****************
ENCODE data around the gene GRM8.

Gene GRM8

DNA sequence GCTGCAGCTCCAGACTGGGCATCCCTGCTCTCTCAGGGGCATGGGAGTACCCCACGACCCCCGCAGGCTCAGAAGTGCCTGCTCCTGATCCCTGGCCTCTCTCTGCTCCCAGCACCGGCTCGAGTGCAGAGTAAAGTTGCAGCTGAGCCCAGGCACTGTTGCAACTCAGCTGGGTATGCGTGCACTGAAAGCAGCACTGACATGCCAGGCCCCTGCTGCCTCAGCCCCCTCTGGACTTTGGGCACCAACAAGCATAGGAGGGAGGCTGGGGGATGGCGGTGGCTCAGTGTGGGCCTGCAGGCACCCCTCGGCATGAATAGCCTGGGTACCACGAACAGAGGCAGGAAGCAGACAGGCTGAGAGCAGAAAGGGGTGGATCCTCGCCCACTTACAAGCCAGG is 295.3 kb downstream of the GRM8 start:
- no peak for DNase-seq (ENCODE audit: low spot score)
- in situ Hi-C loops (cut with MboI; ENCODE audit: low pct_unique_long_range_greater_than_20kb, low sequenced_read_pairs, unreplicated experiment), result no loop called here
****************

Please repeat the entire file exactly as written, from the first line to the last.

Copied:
ENCODE data around the gene GRM8.

Gene GRM8

DNA sequence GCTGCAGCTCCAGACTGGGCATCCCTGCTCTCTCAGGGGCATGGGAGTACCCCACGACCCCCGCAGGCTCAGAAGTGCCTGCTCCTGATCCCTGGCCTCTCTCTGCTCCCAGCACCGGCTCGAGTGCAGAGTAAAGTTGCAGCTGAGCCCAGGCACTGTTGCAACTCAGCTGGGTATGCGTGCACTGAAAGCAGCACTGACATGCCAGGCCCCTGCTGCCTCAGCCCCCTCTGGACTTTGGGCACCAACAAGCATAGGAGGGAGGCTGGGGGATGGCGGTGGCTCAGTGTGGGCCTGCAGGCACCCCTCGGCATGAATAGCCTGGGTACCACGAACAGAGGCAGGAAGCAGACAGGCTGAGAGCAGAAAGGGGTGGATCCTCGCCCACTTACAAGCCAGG is 295.3 kb downstream of the GRM8 start:
- no peak for DNase-seq (ENCODE audit: low spot score)
- in situ Hi-C loops (cut with MboI; ENCODE audit: low pct_unique_long_range_greater_than_20kb, low sequenced_read_pairs, unreplicated experiment), result no loop called here